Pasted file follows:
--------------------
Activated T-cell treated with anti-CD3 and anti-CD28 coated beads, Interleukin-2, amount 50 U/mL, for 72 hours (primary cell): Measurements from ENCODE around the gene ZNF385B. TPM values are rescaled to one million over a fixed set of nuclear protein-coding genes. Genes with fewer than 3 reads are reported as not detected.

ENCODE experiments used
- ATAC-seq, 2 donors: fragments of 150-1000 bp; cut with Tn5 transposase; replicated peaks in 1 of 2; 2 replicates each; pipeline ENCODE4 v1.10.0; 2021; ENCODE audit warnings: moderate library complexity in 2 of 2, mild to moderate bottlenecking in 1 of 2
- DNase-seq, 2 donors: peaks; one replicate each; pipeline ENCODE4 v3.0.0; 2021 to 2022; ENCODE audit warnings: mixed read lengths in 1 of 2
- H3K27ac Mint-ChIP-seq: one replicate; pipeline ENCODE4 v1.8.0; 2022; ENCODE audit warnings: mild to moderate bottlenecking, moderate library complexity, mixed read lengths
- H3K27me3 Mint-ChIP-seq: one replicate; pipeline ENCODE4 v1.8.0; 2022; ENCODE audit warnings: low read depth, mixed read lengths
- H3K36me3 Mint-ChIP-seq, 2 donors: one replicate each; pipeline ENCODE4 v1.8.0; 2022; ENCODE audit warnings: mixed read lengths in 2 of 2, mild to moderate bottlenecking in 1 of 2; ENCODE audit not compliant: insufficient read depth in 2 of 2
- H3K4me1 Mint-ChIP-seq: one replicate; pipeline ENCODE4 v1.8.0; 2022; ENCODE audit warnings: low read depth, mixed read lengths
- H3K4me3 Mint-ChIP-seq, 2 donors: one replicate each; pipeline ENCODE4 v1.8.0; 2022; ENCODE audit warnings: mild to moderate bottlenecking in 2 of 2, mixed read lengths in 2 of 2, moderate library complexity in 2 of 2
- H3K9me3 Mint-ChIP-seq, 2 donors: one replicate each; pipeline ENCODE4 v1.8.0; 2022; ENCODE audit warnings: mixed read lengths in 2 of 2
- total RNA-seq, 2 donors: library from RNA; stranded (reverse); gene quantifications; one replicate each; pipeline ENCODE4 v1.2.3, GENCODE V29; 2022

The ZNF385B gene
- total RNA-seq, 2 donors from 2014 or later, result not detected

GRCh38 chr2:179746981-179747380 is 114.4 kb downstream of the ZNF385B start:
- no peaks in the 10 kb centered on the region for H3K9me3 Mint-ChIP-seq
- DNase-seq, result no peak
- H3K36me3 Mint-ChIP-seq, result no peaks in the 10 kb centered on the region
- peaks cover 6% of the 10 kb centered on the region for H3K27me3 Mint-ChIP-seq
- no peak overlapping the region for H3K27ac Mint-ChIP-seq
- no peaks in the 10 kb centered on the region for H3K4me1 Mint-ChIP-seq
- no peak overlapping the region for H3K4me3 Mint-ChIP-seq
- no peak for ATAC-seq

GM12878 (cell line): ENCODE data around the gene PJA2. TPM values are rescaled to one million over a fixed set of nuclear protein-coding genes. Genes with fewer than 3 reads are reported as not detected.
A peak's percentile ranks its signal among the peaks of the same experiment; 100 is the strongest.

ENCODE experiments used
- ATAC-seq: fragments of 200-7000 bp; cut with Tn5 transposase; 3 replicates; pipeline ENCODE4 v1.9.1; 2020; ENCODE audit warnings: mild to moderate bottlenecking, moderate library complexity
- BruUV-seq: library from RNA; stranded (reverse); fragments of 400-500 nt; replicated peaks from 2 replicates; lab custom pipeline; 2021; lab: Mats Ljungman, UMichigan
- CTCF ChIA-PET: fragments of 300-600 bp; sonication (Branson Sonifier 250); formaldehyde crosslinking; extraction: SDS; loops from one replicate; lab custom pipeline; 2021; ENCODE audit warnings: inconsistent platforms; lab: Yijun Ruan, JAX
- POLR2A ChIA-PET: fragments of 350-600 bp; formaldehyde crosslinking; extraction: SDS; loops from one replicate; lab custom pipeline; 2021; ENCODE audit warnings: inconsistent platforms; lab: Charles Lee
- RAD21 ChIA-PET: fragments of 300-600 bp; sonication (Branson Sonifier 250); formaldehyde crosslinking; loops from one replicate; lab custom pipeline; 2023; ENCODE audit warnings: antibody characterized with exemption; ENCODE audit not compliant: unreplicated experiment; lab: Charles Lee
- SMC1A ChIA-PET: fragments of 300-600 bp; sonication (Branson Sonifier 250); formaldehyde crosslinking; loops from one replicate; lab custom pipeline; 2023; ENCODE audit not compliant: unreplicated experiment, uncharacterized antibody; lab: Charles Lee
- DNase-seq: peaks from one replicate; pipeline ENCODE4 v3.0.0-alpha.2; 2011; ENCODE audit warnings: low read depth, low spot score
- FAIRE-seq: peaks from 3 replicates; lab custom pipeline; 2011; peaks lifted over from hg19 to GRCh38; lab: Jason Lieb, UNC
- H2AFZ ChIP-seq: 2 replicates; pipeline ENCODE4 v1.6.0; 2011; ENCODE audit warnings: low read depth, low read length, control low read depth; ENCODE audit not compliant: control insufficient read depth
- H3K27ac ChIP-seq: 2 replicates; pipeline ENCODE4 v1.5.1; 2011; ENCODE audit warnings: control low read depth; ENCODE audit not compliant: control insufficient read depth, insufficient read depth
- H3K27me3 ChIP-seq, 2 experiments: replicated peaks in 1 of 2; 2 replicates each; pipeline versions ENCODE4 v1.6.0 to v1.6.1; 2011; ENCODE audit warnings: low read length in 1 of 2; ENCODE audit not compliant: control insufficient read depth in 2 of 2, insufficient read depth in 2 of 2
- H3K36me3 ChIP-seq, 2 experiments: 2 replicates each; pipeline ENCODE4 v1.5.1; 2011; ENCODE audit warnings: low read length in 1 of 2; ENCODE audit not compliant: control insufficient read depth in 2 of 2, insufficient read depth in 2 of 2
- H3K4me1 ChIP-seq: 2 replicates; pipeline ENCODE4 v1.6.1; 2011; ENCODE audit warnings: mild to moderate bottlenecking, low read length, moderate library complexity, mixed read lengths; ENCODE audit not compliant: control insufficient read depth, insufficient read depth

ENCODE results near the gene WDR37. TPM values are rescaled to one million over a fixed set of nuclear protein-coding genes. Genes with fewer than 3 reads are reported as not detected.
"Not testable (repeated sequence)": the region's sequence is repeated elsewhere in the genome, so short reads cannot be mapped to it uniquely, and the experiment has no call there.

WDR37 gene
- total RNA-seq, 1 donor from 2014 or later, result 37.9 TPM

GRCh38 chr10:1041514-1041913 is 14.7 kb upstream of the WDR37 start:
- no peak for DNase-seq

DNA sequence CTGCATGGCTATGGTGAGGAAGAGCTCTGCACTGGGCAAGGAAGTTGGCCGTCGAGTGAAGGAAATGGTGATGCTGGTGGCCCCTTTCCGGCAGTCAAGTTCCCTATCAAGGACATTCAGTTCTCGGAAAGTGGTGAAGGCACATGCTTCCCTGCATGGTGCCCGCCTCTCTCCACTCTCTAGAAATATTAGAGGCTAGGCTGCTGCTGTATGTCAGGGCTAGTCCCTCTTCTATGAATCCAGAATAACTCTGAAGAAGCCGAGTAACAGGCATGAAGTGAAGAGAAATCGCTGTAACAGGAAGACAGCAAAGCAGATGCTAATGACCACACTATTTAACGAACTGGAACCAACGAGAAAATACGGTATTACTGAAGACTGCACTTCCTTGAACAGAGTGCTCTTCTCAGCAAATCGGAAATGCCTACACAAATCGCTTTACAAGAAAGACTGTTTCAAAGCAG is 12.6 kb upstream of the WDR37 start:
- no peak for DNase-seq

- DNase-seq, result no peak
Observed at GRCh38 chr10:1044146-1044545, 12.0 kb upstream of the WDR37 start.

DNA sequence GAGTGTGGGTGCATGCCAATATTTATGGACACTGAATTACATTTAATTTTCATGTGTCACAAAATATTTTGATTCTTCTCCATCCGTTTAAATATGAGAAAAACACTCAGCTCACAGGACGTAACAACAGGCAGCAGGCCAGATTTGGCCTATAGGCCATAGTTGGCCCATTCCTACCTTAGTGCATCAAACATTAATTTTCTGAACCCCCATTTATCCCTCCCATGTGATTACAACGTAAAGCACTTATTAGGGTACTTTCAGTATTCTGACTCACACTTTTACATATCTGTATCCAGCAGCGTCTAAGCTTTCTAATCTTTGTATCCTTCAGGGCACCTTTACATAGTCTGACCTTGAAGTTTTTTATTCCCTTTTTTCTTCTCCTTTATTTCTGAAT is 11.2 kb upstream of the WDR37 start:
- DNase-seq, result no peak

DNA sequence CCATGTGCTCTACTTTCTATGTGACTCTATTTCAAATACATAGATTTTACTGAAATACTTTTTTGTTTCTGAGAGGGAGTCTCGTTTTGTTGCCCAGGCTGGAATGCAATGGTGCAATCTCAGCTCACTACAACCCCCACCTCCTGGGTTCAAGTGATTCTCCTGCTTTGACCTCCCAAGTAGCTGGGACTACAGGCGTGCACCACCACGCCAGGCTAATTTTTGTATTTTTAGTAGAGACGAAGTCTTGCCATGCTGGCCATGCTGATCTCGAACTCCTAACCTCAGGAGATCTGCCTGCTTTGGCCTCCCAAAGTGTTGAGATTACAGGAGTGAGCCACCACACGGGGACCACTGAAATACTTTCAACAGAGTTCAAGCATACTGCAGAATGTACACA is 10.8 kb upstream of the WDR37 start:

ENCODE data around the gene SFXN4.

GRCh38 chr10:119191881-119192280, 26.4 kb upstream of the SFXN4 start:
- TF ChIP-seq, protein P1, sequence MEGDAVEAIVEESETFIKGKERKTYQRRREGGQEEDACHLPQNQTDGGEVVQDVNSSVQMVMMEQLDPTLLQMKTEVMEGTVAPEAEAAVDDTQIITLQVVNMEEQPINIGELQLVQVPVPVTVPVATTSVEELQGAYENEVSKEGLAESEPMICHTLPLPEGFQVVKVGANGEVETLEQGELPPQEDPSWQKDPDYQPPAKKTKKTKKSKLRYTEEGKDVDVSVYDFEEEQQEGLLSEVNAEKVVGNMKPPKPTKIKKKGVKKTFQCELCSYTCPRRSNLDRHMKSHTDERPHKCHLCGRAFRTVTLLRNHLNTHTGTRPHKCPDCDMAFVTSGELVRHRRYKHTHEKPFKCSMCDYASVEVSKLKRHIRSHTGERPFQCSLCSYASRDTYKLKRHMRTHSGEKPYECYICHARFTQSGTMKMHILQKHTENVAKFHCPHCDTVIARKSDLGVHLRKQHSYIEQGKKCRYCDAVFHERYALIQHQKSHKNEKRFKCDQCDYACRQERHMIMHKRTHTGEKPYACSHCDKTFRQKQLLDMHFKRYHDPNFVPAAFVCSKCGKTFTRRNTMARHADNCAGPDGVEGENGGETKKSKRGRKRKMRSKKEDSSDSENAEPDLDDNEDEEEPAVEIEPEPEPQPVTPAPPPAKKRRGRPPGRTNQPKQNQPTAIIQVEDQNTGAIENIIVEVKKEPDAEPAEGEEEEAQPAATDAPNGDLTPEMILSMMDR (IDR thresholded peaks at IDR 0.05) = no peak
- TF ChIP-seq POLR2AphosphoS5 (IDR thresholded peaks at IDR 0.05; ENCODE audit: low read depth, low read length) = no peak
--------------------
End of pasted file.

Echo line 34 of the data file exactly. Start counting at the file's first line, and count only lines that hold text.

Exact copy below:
- H2AFZ ChIP-seq: 2 replicates; pipeline ENCODE4 v1.6.0; 2011; ENCODE audit warnings: low read depth, low read length, control low read depth; ENCODE audit not compliant: control insufficient read depth